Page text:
However, resignation from work should be done after prior thought and thinking and not in haste. You shouldn’t submit a resignation letter simply because there is a mass exodus of workers from the company. Additionally, you can speak to your direct manager or supervisor before making such a decision. Thankfully, it is possible to reverse your decision after realizing that you made a wrong choice or somehow changed your mind after consulting your friends, family, or trusted coworkers. All you need do is go through the right channel and make the retraction or withdrawal of your resignation letter official and professional. Don’t just send an email or tell your employer verbally; it may make your boss doubt your personality and professionalism. In this article, we will discuss the meaning of a resignation letter and what it means to retract, rescind, or withdraw a resignation letter. Similarly, the article will provide tips on how to withdraw a resignation letter as well as an insight on how to write a withdrawal or retraction letter.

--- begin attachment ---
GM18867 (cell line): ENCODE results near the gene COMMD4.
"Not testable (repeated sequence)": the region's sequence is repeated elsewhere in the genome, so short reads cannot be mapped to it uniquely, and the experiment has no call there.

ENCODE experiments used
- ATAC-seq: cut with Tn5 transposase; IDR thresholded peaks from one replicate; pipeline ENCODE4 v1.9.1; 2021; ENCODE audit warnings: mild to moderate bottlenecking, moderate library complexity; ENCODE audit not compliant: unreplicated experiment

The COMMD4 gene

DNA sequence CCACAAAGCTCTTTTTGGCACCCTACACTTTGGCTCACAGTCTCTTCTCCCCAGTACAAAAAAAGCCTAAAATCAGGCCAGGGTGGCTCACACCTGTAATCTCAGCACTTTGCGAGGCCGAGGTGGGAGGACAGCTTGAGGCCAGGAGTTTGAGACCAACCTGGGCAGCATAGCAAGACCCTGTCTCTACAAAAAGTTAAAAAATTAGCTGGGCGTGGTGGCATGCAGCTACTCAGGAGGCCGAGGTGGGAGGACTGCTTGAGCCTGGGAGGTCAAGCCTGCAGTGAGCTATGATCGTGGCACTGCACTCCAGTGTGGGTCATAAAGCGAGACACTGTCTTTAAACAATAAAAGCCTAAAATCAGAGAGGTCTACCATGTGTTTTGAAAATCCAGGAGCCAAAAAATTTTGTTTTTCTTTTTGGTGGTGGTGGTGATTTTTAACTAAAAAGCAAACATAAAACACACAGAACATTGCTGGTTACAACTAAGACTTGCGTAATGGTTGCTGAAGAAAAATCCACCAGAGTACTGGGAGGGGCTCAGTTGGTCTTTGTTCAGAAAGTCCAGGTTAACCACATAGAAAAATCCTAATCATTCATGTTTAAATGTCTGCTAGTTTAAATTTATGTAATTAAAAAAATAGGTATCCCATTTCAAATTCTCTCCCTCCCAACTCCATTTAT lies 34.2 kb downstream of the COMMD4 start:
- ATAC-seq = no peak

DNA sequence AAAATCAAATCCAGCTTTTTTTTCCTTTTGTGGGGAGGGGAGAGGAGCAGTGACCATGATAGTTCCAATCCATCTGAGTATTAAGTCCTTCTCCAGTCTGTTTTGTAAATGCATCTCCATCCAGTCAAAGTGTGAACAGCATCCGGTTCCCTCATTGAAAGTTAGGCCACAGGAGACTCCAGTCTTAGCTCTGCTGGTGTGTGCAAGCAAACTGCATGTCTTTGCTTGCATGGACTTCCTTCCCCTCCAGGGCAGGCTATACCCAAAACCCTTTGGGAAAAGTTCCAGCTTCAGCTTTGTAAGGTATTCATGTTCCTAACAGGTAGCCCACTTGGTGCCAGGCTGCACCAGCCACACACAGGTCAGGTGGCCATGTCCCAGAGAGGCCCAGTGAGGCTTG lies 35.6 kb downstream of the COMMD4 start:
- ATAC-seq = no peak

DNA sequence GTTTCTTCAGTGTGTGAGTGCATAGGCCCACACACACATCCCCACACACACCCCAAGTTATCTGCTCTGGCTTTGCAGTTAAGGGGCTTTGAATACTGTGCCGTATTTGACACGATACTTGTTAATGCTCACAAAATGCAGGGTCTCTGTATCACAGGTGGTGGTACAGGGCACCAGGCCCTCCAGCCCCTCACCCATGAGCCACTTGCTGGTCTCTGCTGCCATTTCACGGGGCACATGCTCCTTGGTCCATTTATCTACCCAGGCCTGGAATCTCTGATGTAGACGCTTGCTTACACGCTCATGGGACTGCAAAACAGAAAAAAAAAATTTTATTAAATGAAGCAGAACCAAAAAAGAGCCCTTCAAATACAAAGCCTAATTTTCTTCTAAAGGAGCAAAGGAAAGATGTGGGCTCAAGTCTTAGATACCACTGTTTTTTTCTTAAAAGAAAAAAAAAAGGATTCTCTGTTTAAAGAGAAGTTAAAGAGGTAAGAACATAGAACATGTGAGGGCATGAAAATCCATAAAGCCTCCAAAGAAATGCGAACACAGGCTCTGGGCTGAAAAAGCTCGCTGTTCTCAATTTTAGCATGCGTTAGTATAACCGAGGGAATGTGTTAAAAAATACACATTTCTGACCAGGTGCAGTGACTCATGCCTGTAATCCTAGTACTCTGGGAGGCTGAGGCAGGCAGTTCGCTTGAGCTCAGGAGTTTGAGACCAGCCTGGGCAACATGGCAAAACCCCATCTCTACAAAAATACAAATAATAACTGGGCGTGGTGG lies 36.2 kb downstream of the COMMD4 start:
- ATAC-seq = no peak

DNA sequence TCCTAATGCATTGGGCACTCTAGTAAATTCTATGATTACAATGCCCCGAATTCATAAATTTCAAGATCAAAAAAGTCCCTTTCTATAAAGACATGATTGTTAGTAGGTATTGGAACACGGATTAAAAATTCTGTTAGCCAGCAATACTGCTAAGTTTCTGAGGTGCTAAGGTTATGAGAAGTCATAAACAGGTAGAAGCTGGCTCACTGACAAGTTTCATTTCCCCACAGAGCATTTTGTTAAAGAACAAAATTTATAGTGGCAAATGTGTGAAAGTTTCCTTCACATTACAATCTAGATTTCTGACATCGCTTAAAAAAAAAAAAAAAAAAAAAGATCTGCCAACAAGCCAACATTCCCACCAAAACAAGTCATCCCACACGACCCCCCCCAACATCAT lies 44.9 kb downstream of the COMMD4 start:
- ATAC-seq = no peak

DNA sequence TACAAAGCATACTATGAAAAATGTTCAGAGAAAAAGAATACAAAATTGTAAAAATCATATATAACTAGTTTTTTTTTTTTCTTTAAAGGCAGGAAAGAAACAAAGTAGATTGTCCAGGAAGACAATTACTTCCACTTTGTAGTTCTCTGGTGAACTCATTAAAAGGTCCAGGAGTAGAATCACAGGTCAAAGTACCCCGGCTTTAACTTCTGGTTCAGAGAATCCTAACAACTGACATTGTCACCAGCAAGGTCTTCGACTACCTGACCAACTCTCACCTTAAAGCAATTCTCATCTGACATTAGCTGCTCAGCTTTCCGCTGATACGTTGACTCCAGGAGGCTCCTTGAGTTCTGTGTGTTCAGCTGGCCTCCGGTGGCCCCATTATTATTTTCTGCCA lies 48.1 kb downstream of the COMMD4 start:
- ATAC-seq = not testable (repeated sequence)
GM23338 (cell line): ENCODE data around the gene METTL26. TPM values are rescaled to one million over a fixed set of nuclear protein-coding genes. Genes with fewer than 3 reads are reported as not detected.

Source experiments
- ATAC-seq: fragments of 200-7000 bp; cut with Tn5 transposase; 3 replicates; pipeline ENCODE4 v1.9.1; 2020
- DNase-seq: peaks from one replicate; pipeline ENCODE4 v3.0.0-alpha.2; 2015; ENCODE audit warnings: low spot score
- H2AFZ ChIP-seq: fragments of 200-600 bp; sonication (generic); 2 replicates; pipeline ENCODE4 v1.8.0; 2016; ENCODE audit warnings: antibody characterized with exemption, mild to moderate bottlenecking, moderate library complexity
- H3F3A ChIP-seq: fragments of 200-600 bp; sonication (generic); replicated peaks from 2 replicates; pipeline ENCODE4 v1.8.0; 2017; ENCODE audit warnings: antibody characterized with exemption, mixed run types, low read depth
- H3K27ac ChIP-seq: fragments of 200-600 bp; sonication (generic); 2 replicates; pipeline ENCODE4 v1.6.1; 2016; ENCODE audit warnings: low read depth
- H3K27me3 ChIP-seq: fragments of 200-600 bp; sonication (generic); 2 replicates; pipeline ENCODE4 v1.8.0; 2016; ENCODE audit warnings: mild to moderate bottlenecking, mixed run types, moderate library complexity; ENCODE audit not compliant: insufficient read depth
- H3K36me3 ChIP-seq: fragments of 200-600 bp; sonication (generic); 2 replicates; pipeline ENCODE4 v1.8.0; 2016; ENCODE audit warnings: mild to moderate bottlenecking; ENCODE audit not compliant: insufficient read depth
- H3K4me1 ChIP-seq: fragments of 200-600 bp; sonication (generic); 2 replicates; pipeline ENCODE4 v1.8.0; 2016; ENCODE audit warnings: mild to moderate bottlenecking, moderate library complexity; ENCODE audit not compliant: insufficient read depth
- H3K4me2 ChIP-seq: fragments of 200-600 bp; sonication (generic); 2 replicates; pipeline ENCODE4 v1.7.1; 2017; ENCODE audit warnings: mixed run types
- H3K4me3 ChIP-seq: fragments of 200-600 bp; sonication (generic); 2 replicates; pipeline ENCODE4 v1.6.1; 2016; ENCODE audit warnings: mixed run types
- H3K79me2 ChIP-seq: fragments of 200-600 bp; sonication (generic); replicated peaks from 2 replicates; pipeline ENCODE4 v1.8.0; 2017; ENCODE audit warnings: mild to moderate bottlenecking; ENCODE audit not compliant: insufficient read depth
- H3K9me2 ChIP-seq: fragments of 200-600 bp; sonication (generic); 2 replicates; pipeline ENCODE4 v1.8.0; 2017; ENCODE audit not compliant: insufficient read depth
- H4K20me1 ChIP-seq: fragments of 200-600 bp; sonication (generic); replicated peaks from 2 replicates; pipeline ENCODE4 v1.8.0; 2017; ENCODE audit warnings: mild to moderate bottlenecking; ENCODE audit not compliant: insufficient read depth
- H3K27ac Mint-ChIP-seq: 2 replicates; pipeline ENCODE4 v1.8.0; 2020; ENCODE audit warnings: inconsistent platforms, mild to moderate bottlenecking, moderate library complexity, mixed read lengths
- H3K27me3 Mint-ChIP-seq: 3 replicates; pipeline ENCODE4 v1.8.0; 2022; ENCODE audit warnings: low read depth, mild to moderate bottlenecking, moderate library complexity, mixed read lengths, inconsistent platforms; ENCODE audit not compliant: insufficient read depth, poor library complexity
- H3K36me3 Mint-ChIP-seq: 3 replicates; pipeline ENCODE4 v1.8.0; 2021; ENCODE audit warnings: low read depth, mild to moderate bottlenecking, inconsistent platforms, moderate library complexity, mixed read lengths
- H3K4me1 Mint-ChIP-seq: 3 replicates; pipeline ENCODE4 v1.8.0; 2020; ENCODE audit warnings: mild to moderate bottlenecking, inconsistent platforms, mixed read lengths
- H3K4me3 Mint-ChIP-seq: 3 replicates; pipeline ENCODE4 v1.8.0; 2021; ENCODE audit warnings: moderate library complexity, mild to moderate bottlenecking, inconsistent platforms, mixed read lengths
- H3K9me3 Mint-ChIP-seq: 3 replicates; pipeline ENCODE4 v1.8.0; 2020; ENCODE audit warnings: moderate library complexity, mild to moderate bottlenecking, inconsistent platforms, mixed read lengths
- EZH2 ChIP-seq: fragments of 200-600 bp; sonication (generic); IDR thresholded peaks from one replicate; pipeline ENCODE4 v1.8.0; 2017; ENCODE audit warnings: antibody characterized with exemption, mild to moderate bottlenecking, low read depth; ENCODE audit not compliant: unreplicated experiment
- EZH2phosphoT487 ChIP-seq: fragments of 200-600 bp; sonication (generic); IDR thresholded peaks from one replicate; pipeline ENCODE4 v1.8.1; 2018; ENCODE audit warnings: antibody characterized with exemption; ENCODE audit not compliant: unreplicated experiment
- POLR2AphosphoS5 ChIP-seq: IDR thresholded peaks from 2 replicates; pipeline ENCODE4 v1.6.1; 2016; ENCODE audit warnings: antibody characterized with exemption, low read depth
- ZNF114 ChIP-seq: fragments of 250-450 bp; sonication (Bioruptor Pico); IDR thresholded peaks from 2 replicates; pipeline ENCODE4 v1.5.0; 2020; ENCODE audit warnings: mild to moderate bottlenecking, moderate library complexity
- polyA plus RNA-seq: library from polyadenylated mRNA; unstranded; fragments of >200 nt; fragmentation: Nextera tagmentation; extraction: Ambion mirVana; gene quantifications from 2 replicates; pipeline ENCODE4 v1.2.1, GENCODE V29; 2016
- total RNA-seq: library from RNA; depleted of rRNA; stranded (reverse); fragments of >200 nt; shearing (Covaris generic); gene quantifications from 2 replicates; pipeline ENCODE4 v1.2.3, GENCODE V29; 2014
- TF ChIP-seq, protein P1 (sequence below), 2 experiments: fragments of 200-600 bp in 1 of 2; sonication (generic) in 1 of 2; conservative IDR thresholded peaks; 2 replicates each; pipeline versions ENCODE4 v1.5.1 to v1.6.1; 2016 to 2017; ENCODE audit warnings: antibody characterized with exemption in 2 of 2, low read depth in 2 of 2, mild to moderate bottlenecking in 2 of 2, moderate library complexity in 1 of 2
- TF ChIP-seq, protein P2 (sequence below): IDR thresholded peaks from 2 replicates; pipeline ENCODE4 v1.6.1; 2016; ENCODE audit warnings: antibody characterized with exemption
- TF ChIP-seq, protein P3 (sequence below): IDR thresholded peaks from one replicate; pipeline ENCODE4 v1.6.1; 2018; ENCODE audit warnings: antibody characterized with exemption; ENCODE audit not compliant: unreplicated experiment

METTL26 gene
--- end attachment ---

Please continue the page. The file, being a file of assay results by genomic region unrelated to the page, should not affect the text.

Definition of a Resignation Letter
A resignation letter is a letter written to announce an employee’s intent to leave a position currently held. In other words, a resignation letter is an official letter sent by an employee to their employer stating their intention to leave their current role in the organization. It includes the details about the last day at work and outlines any next step for transition.
Meaning of Withdrawal or Retraction of a Resignation Letter